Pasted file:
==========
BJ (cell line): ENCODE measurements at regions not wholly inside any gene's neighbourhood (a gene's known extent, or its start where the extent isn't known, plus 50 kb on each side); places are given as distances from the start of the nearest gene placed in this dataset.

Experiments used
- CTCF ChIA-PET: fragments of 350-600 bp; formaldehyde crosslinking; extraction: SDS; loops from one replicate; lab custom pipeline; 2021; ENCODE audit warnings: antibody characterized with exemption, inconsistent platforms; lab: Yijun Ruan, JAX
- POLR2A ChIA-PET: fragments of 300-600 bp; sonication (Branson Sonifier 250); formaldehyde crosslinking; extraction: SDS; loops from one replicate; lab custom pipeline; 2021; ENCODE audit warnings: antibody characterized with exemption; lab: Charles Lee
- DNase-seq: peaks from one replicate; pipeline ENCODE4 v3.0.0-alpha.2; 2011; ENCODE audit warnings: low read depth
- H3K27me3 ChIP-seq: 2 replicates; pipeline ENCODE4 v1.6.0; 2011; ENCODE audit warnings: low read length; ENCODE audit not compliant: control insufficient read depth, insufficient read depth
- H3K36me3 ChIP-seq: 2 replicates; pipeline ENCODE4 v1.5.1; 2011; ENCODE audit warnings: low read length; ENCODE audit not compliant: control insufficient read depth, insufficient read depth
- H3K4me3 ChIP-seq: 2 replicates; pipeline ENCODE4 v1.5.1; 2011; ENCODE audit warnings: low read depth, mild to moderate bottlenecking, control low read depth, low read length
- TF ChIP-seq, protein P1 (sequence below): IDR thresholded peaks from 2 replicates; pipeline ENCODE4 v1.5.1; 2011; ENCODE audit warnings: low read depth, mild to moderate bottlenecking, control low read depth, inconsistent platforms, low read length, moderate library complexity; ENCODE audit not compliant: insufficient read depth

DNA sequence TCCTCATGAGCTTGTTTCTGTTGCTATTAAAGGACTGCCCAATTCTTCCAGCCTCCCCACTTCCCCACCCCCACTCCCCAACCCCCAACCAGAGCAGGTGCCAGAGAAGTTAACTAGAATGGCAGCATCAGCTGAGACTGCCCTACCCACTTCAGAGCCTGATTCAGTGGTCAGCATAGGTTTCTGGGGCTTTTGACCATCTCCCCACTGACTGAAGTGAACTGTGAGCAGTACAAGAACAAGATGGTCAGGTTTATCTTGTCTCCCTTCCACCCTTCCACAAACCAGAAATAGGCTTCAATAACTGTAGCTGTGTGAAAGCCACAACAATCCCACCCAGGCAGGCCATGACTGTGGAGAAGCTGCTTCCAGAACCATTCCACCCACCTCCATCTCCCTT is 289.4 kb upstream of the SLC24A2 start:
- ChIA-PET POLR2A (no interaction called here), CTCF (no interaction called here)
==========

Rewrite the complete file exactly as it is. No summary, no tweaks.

BJ (cell line): ENCODE measurements at regions not wholly inside any gene's neighbourhood (a gene's known extent, or its start where the extent isn't known, plus 50 kb on each side); places are given as distances from the start of the nearest gene placed in this dataset.

Experiments used
- CTCF ChIA-PET: fragments of 350-600 bp; formaldehyde crosslinking; extraction: SDS; loops from one replicate; lab custom pipeline; 2021; ENCODE audit warnings: antibody characterized with exemption, inconsistent platforms; lab: Yijun Ruan, JAX
- POLR2A ChIA-PET: fragments of 300-600 bp; sonication (Branson Sonifier 250); formaldehyde crosslinking; extraction: SDS; loops from one replicate; lab custom pipeline; 2021; ENCODE audit warnings: antibody characterized with exemption; lab: Charles Lee
- DNase-seq: peaks from one replicate; pipeline ENCODE4 v3.0.0-alpha.2; 2011; ENCODE audit warnings: low read depth
- H3K27me3 ChIP-seq: 2 replicates; pipeline ENCODE4 v1.6.0; 2011; ENCODE audit warnings: low read length; ENCODE audit not compliant: control insufficient read depth, insufficient read depth
- H3K36me3 ChIP-seq: 2 replicates; pipeline ENCODE4 v1.5.1; 2011; ENCODE audit warnings: low read length; ENCODE audit not compliant: control insufficient read depth, insufficient read depth
- H3K4me3 ChIP-seq: 2 replicates; pipeline ENCODE4 v1.5.1; 2011; ENCODE audit warnings: low read depth, mild to moderate bottlenecking, control low read depth, low read length
- TF ChIP-seq, protein P1 (sequence below): IDR thresholded peaks from 2 replicates; pipeline ENCODE4 v1.5.1; 2011; ENCODE audit warnings: low read depth, mild to moderate bottlenecking, control low read depth, inconsistent platforms, low read length, moderate library complexity; ENCODE audit not compliant: insufficient read depth

DNA sequence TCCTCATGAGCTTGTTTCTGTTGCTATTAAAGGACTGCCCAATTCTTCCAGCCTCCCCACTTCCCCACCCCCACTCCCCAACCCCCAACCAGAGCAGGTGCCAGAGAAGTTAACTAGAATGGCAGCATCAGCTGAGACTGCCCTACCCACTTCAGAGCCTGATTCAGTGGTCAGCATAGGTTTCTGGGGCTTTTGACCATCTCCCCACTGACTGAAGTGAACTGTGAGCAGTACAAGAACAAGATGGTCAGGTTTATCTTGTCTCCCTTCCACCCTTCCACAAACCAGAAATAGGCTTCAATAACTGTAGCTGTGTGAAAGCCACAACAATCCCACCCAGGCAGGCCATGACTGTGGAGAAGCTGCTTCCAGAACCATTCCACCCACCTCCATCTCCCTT is 289.4 kb upstream of the SLC24A2 start:
- ChIA-PET POLR2A (no interaction called here), CTCF (no interaction called here)